How was Jules Verne able to predict 100 years into the future with such breathtaking accuracy? His biographers have noted that, although Verne was not a scientist himself, he constantly sought out scientists, peppering them with questions about their visions of the future. He amassed a vast archive summarizing the great scientific discoveries of his time. Verne, more than others, realized that science was the engine shaking the foundations of civilization, propelling it into a new century with unexpected marvels and miracles. The key to Verne’s vision and profound insights was his grasp of the power of science to revolutionize society.
Another great prophet of technology was Leonardo da Vinci, painter, thinker, and visionary. In the late 1400s, he drew beautiful, accurate diagrams of machines that would one day fill the skies: sketches of parachutes, helicopters, hang gliders, and even airplanes. Remarkably, many of his inventions would have flown. (His flying machines, however, needed one more ingredient: at least a 1-horsepower motor, something that would not be available for another 400 years.)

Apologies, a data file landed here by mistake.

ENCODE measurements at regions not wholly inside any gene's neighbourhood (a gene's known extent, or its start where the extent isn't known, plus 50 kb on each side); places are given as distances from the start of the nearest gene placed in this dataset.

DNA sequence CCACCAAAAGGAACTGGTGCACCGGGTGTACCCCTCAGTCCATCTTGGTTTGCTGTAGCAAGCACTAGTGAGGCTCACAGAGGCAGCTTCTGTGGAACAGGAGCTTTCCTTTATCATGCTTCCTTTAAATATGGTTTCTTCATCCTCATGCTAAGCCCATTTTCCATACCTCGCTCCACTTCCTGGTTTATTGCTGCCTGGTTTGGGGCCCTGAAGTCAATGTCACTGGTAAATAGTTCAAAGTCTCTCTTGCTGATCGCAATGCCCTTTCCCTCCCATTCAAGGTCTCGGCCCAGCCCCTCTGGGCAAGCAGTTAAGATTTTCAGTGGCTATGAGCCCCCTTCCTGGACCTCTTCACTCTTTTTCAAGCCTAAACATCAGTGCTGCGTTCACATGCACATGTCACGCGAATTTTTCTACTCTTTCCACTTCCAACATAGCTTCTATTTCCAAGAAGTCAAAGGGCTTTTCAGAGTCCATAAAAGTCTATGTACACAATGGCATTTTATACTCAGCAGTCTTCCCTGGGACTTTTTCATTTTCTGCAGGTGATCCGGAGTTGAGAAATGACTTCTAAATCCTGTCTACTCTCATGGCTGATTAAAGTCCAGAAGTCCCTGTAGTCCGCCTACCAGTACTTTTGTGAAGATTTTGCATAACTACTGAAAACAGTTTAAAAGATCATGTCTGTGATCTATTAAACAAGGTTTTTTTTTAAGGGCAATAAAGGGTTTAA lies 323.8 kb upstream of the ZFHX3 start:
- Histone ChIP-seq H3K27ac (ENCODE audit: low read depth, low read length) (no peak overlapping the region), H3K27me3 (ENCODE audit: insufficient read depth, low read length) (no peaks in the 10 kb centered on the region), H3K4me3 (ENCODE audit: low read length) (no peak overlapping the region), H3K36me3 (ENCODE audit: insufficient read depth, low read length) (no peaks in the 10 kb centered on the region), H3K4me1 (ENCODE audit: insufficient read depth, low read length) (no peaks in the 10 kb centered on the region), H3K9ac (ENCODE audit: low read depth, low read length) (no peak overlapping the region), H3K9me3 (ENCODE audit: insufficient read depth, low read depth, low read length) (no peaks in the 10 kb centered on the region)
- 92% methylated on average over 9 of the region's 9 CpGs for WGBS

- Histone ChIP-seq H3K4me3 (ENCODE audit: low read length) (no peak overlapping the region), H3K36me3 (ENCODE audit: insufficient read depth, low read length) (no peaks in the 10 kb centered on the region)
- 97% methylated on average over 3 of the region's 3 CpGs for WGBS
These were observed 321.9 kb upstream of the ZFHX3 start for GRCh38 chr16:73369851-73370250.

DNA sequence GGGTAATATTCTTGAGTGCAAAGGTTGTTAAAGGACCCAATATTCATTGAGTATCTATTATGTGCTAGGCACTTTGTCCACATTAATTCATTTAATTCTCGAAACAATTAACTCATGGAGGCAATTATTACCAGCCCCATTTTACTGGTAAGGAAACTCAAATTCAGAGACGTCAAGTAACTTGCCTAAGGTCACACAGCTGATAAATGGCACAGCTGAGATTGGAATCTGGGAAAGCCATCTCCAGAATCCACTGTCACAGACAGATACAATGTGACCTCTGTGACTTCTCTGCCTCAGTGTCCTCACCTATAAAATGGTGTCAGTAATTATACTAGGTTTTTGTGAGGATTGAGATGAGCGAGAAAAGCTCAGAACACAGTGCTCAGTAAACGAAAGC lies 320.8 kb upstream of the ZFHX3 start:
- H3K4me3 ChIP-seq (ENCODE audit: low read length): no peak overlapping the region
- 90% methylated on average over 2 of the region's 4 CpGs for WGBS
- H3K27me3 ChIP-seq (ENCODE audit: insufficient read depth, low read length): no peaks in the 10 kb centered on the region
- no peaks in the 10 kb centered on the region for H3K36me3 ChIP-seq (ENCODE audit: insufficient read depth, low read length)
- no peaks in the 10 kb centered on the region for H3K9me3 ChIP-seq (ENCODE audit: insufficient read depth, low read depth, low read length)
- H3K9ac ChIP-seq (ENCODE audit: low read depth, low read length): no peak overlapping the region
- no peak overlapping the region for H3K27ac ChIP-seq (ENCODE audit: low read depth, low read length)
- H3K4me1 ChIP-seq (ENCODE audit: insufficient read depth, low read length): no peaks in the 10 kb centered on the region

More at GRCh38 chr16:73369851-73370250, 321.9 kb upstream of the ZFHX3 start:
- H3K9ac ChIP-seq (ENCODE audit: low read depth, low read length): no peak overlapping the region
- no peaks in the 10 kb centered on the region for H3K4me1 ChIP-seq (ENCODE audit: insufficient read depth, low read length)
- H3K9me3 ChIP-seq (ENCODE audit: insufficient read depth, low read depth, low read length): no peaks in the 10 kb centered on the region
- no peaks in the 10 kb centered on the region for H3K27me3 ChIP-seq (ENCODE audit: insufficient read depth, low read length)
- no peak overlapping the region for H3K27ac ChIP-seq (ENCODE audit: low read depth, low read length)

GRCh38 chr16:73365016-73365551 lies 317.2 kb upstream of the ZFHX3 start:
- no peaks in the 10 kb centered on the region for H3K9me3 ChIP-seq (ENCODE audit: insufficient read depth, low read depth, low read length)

What is equally astonishing is that Leonardo sketched the blueprint for a mechanical adding machine, which was perhaps 150 years ahead of its time. In 1967, a misplaced manuscript was reanalyzed, revealing his idea for an adding machine with thirteen digital wheels. If one turned a crank, the gears inside turned in sequence performing the arithmetic calculations. (The machine was built in 1968 and it worked.)
In addition, in the 1950s another manuscript was uncovered which contained a sketch for a warrior automaton, wearing German--Italian armor, that could sit up and move its arms, neck, and jaw. It, too, was subsequently built and found to work.
Like Jules Verne, Leonardo was able to get profound insights into the future by consulting a handful of forward--thinking individuals of his time. He was part of a small circle of people who were at the forefront of innovation. In addition, Leonardo was always experimenting, building, and sketching models, a key attribute of anyone who wants to translate thinking into reality.